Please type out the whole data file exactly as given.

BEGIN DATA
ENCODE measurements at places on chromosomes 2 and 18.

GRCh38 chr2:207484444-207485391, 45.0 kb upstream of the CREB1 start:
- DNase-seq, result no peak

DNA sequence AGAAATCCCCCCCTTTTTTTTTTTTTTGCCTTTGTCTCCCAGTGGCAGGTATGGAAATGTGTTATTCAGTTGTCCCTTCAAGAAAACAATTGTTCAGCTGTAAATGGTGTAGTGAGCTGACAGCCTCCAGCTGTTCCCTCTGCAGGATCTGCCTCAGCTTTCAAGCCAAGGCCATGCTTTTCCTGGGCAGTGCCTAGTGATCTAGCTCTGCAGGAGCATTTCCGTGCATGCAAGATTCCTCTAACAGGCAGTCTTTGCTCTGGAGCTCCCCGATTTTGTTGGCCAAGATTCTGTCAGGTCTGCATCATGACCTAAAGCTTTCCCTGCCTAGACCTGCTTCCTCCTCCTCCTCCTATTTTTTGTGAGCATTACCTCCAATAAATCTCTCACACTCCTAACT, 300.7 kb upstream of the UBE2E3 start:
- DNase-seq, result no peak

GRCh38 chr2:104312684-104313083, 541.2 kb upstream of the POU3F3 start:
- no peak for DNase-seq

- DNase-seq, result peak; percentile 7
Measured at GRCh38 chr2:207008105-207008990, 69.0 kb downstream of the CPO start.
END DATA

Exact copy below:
ENCODE measurements at places on chromosomes 2 and 18.

GRCh38 chr2:207484444-207485391, 45.0 kb upstream of the CREB1 start:
- DNase-seq, result no peak

DNA sequence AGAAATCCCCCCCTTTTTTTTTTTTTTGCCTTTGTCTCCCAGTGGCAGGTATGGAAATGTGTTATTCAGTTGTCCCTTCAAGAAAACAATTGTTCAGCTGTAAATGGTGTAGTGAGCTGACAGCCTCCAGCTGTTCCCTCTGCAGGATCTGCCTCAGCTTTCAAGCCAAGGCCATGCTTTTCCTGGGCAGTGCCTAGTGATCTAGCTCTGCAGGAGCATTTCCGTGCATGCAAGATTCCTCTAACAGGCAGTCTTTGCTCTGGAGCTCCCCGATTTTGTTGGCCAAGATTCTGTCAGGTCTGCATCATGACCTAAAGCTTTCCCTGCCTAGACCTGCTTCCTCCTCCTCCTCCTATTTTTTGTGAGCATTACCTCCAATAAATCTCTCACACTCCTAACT, 300.7 kb upstream of the UBE2E3 start:
- DNase-seq, result no peak

GRCh38 chr2:104312684-104313083, 541.2 kb upstream of the POU3F3 start:
- no peak for DNase-seq

- DNase-seq, result peak; percentile 7
Measured at GRCh38 chr2:207008105-207008990, 69.0 kb downstream of the CPO start.